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Cold Snap Won’t Faze Insect Pests

Cold Snap Won’t Faze Insect Pests

AUBURN, Alabama—If the recent cold snap had hopes of an insect-free season springing to mind, think again.

Even after a week of frigid temperatures—uncharacteristic even for Alabama winters—insects will likely survive.

Dr. Xing Ping Hu, an Alabama Extension entomologist said insects are not usually susceptible to cold temperatures.

“Some crops, fruit trees and even livestock animals may fall prey to cold weather, but insects can survive even record cold,” Hu said.

Insects Are Always Adapting

“Insects have been around for ages and have survived a wide range of weather conditions,” Hu said. “They have developed strategies for surviving even in the coldest temperatures by entering diapause—ceasing to feed, grow or reproduce—by hibernating in protected sites, by burrowing deep down into protective sites—such as leaf litter or the ground—or by sneaking in

cold snap

to human-built structures.”

Hu said some insects also find shelter in hollow logs. Over time, some species will develop a higher tolerance, and in some cases—a resistance–to colder weather.

Cold Weather No Match for Many Insects

Alaska and Minnesota are prime examples of the adaptive nature of the insect. These states, known for brutal winters, also have ruthless mosquito populations in the summer.

“Both states are also known for active mosquito populations during the summer,” Hu said. “In fact, mosquitoes are far more susceptible to the lack of spring rainfall than they are to prolonged and unusually cold weather.”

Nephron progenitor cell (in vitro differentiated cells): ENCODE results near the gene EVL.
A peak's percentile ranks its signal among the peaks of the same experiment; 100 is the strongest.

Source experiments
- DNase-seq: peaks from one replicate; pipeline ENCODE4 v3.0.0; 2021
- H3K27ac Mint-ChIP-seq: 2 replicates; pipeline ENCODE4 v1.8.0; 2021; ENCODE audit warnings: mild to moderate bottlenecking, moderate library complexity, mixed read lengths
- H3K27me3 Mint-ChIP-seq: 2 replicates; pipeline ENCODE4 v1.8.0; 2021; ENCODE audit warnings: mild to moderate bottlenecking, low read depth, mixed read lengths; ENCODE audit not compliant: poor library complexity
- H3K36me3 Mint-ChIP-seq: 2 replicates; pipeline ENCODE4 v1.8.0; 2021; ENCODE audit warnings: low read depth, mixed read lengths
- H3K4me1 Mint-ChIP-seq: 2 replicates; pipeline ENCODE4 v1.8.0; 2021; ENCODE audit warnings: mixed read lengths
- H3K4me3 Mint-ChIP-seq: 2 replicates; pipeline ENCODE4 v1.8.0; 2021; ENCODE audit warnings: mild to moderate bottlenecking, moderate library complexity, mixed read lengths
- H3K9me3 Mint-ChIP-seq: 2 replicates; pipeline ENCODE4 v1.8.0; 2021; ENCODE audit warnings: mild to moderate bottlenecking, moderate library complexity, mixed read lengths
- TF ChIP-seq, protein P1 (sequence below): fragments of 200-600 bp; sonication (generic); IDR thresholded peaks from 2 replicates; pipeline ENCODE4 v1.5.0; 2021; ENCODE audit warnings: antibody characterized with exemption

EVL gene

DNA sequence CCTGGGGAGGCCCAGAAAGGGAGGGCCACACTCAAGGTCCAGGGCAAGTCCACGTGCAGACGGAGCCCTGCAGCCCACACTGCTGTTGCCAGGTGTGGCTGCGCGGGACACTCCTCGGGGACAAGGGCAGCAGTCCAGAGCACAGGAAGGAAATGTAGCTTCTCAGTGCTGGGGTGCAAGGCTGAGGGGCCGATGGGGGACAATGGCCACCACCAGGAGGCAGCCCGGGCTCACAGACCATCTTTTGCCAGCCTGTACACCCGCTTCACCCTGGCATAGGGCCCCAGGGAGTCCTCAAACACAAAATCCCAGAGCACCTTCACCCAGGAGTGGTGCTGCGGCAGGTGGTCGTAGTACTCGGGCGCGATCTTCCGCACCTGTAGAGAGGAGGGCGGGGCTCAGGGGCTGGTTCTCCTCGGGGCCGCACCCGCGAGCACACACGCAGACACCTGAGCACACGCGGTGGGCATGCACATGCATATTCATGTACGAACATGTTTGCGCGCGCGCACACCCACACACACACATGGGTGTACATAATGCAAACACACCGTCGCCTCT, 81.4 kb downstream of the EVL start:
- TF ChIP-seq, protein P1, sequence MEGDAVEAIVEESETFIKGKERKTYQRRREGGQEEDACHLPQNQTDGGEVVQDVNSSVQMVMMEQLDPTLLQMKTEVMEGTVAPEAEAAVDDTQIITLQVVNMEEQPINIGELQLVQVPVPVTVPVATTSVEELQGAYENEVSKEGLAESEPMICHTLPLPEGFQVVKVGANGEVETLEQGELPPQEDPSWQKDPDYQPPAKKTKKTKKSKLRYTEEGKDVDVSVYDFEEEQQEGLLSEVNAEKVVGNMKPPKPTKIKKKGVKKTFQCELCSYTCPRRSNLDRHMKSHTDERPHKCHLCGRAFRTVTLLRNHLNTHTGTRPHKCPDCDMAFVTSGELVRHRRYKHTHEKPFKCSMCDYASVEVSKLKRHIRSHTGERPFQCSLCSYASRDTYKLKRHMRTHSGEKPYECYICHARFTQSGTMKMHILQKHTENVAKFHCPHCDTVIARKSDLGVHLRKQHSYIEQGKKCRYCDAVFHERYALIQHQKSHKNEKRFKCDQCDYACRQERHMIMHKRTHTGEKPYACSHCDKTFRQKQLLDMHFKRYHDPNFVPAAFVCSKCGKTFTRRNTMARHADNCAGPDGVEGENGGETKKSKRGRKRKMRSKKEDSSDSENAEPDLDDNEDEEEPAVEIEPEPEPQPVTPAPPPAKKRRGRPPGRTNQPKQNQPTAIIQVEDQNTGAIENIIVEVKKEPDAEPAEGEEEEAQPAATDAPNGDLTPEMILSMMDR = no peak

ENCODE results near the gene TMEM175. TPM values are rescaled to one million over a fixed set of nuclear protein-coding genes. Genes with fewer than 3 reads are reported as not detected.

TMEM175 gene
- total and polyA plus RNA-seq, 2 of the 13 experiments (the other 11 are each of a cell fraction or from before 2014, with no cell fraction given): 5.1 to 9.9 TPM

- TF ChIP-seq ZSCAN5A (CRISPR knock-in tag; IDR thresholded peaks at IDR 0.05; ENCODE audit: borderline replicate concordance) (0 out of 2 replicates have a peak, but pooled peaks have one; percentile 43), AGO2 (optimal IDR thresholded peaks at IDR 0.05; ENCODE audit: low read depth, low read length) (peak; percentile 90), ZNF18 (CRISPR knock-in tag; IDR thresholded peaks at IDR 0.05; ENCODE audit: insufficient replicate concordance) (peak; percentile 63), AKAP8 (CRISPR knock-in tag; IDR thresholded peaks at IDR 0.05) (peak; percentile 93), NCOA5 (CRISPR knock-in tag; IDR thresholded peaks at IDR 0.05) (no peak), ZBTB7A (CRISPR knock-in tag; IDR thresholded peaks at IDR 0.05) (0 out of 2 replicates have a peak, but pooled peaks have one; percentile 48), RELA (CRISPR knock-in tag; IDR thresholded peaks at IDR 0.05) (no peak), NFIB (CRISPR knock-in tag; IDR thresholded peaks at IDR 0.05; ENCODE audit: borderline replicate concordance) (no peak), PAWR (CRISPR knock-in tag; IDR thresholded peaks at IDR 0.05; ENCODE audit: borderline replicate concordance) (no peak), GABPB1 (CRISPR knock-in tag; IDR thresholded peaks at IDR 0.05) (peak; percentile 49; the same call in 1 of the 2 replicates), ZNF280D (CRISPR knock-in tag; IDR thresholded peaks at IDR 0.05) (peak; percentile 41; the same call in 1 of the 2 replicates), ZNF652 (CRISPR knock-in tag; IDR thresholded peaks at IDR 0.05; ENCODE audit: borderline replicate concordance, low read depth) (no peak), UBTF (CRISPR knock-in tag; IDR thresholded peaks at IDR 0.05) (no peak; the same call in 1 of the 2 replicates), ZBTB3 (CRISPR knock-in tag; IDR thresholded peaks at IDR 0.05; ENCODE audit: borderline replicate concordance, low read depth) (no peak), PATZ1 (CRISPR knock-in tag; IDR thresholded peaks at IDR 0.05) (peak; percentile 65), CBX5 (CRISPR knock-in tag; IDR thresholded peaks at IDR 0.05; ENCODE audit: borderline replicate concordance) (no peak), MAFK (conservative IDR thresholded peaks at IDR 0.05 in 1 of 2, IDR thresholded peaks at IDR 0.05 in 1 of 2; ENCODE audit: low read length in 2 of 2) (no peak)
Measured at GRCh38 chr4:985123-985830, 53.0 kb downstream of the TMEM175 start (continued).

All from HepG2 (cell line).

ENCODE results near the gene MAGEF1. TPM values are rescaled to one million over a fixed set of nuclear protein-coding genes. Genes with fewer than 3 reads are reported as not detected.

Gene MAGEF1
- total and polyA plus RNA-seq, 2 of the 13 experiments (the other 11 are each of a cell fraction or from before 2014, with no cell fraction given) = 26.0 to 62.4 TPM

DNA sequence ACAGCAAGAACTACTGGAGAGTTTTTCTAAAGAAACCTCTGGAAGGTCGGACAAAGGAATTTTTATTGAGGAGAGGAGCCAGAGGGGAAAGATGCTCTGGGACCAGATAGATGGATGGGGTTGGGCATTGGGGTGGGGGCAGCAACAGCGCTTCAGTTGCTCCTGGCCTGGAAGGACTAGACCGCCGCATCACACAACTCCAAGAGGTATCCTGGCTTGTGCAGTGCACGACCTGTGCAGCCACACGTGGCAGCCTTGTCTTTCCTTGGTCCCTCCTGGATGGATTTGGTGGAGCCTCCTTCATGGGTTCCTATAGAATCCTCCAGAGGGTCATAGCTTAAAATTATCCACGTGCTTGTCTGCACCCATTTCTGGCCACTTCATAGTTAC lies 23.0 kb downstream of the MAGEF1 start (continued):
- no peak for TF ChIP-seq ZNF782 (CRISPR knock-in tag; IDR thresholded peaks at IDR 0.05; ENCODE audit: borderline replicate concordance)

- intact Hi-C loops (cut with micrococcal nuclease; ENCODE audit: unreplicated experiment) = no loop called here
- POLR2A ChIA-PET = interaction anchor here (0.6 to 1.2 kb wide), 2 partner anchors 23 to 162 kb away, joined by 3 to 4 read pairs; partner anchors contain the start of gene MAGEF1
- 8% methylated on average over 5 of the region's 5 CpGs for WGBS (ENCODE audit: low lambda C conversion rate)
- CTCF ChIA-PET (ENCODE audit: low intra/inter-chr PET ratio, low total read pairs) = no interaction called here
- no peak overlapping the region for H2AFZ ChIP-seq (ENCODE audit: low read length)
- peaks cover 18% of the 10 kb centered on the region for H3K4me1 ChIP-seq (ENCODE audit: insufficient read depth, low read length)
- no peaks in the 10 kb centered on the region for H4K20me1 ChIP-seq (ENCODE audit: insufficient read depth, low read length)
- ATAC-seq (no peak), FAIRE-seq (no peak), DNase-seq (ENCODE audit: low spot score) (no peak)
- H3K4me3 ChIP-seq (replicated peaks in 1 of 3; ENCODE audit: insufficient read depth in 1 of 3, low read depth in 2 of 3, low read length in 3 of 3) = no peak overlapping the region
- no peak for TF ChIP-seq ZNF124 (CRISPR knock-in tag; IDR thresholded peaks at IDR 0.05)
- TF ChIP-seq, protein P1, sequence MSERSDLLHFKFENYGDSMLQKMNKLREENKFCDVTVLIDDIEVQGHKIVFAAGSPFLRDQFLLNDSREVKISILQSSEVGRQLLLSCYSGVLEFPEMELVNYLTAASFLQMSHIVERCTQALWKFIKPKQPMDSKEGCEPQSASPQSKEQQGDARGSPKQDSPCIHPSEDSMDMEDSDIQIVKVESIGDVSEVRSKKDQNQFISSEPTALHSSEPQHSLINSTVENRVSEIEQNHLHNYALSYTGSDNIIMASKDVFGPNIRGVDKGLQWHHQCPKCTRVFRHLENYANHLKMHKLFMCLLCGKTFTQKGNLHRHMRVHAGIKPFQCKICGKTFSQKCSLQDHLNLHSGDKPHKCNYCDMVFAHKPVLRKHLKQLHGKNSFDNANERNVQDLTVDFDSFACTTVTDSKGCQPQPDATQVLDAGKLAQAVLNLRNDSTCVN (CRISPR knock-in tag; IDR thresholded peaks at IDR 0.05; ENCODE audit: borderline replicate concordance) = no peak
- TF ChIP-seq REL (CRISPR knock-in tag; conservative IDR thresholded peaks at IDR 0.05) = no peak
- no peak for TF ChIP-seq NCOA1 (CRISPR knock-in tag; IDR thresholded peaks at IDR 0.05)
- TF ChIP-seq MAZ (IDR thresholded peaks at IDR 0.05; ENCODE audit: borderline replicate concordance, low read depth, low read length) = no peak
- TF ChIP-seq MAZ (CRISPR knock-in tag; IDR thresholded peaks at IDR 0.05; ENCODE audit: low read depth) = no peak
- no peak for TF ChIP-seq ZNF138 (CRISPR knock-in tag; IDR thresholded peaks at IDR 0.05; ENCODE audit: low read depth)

Furthermore, the recent cold snap was not cold or long enough to make a noticeable difference in insect populations.

“Fire ants need two weeks of temperatures below 10 degrees Fahrenheit to have any effect on the number of ant colonies,” she said.

Common Household Insects

Aside from mosquitoes and fire ants, other urban insects Alabamians are familiar with—termites, cockroaches, wasps, bedbugs, flies, fleas, and various ant species—are also resilient.

“Most insects have a breaking point, but cold weather typically is not one of them,” Hu said.

Termites avoid freezes by burrowing deep into the ground, underneath fallen logs and rocks. Their activity slows during winter but rarely completely ceases.

Cockroaches living inside homes or other structures have no problem at all with the winter. Roaches living outside survive freezing temperatures by hiding in safe and warm places such as organic litters, inside fallen-logs, or composters with basic necessities: food, warmth and a hiding place.

While most wasps die off in the fall, a few will move into sheltered spots to ride out the winter.

“They usually go dormant until the spring,” Hu said. “Bees stay inside their hive and keep themselves warm by fluttering their wings. The queen always remains at the center to increase her chances of survival.”

Bedbugs never leave the house. Inside homes with temperatures above 65 degrees, they are active through the winter. Bedbugs are dormant in temperatures below 65 degrees.

Houseflies rarely survive freezing temperatures outside, but they live well with adequate protection and food sources. Cluster flies also overwinter in protected locations, such as a wall void in the home, and emerge on warm days.

Most fleas survive cold temperatures by sticking with warm-bodied host animals.

Ants live in groups called colonies. They fend off freezing cold by clustering together, sealing the entrances to their nests and entering a dormant stage.

More Information

For more information on insects, visit www.aces.edu.



Photo by Oleg Doroshin/shutterstock.com.

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  1. Margaret Worthington

    Would turning garden soil just before a hard freeze comes help kill off some burrowed insects/grubs? Would it influence diseases in the soil?

    • Good question. Turning garden soil just before a hard freeze is a good practice to kill of some burrowed pest grubs and pupa. The negative side of this practice is it also kill some beneficials, such as earthworms.